How Meth Affects Your Skin
Medically reviewed byIsaac Alexis, M.D., AAMA, AMP-BC
February 23, 2021
Meth is a central nervous system stimulant that can have profound effects on a person’s skin. Meth causes the skin to appear gray and dry, and can cause conditions such as meth mites, MRSA, and cellulitis.
Methamphetamine use has had some devastating effects on cities and towns across the United States in the last few decades. The National Survey on Drug Use and Health (NSDUH) has reported that upwards of 1.6 million people in the United States have used methamphetamines in the past year. Along with this, 774,000 people have reported using meth within the last month.
These numbers are startling but unsurprising, given the nature of how meth affects its users. While a majority of meth users experience an initial rush in confidence, after repeated use the drug begins to wreak havoc on the mental, physical, and emotional health of its users. Methamphetamines have a whole host of different negative symptoms, but one of the most outwardly noticeable is how meth affects the skin of its users. There are a few different ways that meth can affect skin, all of which we will cover in this article. To better understand why and how methamphetamine use can affect the skin, it is important to understand what the drug is, how it’s used, and how it affects its users.
What Is Meth?
Methamphetamine is a highly addictive stimulant drug that hijacks the brain’s natural reward system and has profound effects on the central nervous system.Crystal methamphetamine, a particularly potent form of the drug, comes in a form that resembles glass fragments or shiny, bluish-white rocks. Other forms of the drug include grey rocks and powder.
The brain’s release of a chemical called dopamine is responsible for feelings of contentment, joy, and satisfaction. Dopamine plays a very important role in the natural flow of your brain chemistry, and low levels of dopamine may cause negative effects on a person’s mood, motivation, and memory.
Methamphetamine hijacks the brain’s reward system by forcing it to release dopamine at an unnaturally high rate. Like many other stimulant drugs, meth forces the release of the neurotransmitters norepinephrine and dopamine, causing a number of extremely intense euphoric effects, increases in energy, and feelings of invulnerability.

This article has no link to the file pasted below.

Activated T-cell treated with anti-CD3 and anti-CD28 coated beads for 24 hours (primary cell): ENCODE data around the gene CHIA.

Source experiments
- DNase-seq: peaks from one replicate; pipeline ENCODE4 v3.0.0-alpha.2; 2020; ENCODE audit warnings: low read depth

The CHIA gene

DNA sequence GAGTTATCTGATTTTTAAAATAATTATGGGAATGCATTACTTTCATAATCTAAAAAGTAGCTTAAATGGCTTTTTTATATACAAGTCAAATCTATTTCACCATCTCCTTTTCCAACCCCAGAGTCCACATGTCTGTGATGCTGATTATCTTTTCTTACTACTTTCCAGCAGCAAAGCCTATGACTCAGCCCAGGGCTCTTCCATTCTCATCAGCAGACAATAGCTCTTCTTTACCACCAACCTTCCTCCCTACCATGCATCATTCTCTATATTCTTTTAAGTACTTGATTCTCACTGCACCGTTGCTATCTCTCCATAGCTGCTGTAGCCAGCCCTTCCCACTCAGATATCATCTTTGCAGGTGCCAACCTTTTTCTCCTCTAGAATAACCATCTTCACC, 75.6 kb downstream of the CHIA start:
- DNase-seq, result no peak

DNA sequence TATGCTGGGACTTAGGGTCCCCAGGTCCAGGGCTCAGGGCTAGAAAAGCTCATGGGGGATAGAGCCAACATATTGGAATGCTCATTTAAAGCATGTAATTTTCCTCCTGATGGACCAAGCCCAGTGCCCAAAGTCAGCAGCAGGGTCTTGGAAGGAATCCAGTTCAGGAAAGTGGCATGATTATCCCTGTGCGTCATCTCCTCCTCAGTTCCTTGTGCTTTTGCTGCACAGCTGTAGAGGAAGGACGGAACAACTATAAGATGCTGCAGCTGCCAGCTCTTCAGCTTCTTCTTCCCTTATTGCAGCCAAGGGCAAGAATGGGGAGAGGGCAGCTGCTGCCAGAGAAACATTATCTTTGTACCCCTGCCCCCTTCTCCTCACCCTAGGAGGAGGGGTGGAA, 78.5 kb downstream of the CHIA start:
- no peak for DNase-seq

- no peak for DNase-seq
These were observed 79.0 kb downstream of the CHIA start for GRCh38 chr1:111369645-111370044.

This rush of dopamine is so intense that no natural experience can compare to the first time a person uses meth. This leads to a phenomenon known as “chasing the dragon” in which a user may continue to use, more regularly and in higher doses, in an attempt to capture the high of the first time they used.
Methamphetamine can be consumed in a number of different ways, each with their own unique set of associated dangers. People can take meth by
- Smoking it in rock or powder form
- Swallowing it in pill or capsule form
- Insufflating, or snorting powder up the nostril
- Injecting a powder that has been dissolved in water or alcohol
Meth And Skin Damage
Perhaps the most readily apparent sign of a meth user is a drastic shift in their physical appearance. Once a person starts using methamphetamine, it immediately causes the blood vessels of the body to constrict. Any constriction of blood vessels can be very harmful to every system of the body for a number of reasons.
Constriction of vessels decreases the flow of blood to all parts of the body, from the skin to the cardiovascular system. This, in turn, makes it so that less oxygen is being supplied to the essential tissues of the body. As individuals begin to use methamphetamines with increased regularity, blood vessels become weaker, leading to a whole host of health complications. Constricted blood vessels make the soft tissues of the body more susceptible to further damage. This constriction, paired with the weakening of blood vessels over time, make it difficult for the body to repair any damage that has been done.
As a result, methamphetamine users will begin to notice stark differences in their physical appearance, particularly in their skin. The constriction of blood flow will naturally cause their skin to lose its healthy glow and elasticity. Meth users typically notice more wrinkles, skin sagging, and premature aging than non-users. Doctors often report that meth users may appear to be 10 to 15 years older than their actual age, based on the condition of their skin.
Formication Or “Bugs Under The Skin”
One extremely common side effect of meth use is a phenomenon known as formication. Stemming from the Latin root “formica,” meaning ant, formication refers to the psychological and physical sensation of bugs crawling underneath the skin of meth users. This phenomenon is also colloquially referred to as “meth mites.”
Meth mites are a type of tactile hallucination, creating a sensation of something that is not actually there. Someone under the influence of meth may actually believe that they are seeing these bugs as well as feeling them. This sensation of bugs under the skin can lead to the user picking and scratching at their flesh in order to get them out.
Skin picking can lead to a whole host of other issues including ulcers of the face, hands, arms, and legs. Formication and skin picking can also result in scabs that don’t properly heal, leading to scarring and an increased risk of infection.
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Meth Mouth Sores
Lesions and sores can be caused by the actual act of using meth, not just from the side effects of meth use. When a person smokes meth, they do so with a butane torch and a blown glass bulb held up to their lips. The meth rocks or powders are melted by the torch, and the resulting smoke is inhaled by the user.